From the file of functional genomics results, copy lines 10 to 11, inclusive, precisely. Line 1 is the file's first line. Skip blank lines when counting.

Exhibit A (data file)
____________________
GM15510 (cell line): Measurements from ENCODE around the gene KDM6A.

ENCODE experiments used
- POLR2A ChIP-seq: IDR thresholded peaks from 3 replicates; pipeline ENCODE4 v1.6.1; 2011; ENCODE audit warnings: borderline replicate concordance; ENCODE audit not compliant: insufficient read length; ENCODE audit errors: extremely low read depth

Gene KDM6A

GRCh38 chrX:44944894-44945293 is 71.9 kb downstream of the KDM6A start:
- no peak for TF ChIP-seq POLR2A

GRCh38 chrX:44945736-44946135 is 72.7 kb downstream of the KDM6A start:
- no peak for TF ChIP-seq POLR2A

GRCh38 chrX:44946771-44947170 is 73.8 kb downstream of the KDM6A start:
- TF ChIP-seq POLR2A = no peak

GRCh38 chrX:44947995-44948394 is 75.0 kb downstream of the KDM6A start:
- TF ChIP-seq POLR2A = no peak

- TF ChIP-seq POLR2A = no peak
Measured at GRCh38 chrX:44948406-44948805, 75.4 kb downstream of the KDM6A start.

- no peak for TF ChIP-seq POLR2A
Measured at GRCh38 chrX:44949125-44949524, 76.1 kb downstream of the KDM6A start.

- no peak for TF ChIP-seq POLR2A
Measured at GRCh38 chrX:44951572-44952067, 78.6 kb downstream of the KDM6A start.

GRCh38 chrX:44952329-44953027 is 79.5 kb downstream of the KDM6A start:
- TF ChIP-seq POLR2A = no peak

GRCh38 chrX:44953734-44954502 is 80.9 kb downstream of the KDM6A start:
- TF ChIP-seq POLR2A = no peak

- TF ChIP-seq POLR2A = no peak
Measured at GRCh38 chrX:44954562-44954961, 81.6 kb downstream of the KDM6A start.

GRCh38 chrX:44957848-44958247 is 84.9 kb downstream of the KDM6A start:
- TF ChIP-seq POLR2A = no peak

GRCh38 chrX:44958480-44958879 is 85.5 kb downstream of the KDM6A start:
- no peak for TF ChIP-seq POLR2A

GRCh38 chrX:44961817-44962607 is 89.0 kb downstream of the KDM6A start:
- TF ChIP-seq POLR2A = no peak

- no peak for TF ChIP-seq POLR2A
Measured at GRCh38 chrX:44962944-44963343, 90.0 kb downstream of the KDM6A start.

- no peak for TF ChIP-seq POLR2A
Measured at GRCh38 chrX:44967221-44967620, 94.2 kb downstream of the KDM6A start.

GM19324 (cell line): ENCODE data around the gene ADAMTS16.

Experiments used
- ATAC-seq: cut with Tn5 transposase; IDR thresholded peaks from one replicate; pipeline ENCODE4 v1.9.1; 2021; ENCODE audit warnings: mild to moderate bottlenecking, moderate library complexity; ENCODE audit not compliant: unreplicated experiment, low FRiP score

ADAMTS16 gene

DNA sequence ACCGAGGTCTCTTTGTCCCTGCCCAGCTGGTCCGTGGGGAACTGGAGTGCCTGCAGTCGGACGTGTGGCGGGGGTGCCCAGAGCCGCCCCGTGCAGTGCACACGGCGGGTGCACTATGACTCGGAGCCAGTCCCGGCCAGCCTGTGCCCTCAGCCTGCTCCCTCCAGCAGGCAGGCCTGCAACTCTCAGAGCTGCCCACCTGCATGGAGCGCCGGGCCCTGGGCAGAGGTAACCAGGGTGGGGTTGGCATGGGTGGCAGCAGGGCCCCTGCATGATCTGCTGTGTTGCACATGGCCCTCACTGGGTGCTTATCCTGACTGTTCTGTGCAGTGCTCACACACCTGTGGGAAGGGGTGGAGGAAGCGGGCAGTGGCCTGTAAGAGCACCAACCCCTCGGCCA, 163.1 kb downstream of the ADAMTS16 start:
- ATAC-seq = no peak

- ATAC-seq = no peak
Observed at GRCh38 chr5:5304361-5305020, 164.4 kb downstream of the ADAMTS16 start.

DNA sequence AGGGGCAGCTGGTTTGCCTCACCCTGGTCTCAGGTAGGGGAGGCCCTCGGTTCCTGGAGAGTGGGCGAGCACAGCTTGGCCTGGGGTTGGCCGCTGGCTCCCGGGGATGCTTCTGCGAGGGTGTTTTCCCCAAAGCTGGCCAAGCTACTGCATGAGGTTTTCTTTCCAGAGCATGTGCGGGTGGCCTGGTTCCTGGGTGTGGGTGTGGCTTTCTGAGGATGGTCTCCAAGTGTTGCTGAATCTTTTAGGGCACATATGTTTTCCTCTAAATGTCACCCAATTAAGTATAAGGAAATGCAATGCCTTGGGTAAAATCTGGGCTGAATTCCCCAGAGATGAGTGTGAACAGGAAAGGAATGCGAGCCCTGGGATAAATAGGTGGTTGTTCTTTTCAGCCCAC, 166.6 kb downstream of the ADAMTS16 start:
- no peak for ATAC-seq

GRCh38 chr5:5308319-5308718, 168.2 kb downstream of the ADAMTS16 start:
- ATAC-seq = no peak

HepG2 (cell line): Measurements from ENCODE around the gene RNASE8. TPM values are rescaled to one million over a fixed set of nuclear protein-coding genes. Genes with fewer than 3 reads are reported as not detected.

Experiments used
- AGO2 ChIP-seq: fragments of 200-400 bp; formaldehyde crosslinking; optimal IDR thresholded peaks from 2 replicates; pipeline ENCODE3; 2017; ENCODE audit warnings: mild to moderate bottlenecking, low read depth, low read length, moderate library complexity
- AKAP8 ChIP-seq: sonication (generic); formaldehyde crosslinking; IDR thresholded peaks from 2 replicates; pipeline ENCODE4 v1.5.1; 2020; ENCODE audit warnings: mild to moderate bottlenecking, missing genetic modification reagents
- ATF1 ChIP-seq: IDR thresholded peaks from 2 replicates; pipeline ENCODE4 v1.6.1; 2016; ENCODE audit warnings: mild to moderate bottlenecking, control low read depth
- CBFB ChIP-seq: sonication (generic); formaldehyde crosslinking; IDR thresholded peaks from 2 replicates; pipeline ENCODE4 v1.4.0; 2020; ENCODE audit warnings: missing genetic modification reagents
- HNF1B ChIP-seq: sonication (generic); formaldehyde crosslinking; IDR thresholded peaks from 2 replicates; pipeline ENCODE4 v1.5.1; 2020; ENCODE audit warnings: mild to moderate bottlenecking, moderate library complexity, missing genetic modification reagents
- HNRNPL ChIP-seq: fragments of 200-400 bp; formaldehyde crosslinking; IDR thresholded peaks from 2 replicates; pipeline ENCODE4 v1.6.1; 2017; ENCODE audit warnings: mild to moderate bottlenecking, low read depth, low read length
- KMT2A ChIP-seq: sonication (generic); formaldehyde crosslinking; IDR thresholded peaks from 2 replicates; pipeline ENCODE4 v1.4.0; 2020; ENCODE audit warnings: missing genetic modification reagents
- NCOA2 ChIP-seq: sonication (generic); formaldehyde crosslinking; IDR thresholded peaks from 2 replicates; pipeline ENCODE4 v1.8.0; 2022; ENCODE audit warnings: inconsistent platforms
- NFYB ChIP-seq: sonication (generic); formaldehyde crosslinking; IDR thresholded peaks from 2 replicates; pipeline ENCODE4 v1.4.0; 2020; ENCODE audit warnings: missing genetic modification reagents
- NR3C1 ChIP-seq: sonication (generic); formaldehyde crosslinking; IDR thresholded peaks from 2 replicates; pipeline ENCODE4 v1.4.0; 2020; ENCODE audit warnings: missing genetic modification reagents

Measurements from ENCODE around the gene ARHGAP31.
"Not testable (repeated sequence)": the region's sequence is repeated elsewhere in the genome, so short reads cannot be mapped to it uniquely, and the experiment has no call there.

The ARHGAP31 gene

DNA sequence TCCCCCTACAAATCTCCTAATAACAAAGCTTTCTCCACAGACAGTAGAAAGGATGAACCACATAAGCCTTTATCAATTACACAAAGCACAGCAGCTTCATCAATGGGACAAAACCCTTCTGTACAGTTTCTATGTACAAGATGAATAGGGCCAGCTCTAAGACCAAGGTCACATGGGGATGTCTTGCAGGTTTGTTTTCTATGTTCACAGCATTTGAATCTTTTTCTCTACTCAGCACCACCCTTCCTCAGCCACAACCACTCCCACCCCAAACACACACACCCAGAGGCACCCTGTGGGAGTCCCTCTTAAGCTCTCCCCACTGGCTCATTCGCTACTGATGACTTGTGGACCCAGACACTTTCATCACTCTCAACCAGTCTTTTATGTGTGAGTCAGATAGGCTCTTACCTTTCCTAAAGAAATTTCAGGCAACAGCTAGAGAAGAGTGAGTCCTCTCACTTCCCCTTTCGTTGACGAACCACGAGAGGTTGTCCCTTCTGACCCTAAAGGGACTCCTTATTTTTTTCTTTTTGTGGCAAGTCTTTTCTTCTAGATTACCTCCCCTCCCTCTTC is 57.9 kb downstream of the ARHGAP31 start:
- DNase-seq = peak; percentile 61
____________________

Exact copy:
- TF ChIP-seq POLR2A = no peak

GRCh38 chrX:44947995-44948394 is 75.0 kb downstream of the KDM6A start: